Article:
The Moon has long been thought to be highly depleted in volatiles such as water. Direct measurements of water in lunar volcanic glasses have never exceeded 50 parts per million (ppm). These low quantities have been used as evidence that the Moon was formed as a result of a collision that generated high temperatures.
Erik Hauri and co-workers, Carnegie Institution of Washington, USA, have measured the water content of lunar melt inclusions with an ion microprobe. Lunar melt inclusions are particles of molten rock trapped within crystals in volcanic glass. The encasing in the crystals prevents escape of water and other volatiles during volcanic eruption and gives a clearer indication of pre-eruption concentrations.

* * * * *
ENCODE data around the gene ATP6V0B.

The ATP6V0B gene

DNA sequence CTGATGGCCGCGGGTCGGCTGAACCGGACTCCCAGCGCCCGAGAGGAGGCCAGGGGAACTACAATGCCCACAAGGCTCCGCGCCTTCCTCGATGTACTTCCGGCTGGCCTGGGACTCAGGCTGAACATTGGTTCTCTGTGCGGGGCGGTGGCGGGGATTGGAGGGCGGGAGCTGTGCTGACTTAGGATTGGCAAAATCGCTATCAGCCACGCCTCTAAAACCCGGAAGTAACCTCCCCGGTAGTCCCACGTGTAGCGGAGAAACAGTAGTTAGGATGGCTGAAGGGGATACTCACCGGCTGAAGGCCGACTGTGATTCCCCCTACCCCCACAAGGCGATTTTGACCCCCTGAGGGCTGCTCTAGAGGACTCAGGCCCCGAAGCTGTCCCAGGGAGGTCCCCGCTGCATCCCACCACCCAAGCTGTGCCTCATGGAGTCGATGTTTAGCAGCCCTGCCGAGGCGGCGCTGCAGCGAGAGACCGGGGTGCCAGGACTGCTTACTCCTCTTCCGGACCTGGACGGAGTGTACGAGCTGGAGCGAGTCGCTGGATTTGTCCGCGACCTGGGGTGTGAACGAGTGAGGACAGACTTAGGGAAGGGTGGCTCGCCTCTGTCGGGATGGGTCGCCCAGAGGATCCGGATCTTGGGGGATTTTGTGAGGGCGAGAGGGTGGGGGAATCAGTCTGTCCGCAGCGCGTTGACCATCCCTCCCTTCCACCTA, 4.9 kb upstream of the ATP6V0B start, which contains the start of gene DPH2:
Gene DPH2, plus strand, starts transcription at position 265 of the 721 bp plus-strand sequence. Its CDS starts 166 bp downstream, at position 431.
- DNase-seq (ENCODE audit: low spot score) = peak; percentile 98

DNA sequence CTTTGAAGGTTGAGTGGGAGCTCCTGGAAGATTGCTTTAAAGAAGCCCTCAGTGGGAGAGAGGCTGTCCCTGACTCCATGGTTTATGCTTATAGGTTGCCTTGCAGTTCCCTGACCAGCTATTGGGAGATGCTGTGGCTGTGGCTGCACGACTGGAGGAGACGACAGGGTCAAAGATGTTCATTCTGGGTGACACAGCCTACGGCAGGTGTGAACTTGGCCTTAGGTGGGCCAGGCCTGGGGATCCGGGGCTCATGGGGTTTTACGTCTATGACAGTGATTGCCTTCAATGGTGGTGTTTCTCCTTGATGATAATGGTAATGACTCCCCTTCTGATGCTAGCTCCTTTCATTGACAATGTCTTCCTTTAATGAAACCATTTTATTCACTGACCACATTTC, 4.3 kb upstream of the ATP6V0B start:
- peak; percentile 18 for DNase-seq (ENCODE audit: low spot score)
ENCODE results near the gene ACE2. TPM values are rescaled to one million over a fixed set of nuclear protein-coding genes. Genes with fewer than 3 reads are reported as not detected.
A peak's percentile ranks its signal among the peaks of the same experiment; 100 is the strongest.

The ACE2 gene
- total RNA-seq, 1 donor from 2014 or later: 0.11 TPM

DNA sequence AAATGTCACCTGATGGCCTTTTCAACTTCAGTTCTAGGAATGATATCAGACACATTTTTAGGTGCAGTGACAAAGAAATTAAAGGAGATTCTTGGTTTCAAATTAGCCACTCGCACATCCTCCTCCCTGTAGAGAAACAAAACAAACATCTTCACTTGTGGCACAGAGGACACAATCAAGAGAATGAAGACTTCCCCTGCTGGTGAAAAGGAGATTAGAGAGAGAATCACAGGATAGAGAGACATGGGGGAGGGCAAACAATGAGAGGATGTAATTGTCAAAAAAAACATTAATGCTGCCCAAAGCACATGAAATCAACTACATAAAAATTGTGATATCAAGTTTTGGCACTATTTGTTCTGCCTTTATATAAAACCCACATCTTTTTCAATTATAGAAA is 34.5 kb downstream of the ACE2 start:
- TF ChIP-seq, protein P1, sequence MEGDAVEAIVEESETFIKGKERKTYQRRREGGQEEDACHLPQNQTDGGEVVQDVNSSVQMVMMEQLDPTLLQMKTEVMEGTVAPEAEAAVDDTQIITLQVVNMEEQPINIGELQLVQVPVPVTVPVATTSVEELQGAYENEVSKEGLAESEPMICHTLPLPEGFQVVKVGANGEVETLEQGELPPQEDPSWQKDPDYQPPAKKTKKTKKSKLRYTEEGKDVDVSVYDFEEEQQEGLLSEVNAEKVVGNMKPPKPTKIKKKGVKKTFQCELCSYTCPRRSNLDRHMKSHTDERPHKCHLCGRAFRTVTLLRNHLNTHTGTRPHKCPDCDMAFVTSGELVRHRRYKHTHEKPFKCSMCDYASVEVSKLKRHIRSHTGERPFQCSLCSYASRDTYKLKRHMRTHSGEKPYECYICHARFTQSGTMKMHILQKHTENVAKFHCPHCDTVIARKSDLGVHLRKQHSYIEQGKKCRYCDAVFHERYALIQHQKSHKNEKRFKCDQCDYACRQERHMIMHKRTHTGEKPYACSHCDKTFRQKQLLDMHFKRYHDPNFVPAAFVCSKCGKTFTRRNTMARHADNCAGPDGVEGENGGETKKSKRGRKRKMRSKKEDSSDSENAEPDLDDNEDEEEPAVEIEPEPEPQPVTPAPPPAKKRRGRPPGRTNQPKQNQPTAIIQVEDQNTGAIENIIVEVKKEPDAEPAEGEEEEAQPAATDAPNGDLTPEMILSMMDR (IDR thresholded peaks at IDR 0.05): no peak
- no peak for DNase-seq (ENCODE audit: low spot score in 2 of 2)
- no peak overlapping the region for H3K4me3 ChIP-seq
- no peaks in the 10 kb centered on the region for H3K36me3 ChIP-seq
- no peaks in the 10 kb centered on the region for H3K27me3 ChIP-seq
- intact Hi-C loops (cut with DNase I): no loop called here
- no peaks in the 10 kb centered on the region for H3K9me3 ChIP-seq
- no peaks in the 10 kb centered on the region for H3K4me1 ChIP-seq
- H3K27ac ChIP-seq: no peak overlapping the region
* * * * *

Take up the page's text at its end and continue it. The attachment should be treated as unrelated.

The team was able to show that that some parts of the lunar interior contain as much water as Earth’s upper mantle. Water levels of 615 to 1410 ppm were detected along with higher amounts of fluorine, sulfur and chlorine than anticipated.
This could force the prevailing theory of the Moon’s origin to be re-examined.
- High Pre-Eruptive Water Contents Preserved in Lunar Melt Inclusions
E. H. Hauri, T. Weinreich, A. E. Saal, M. C. Rutherford, J. A. Van Orman,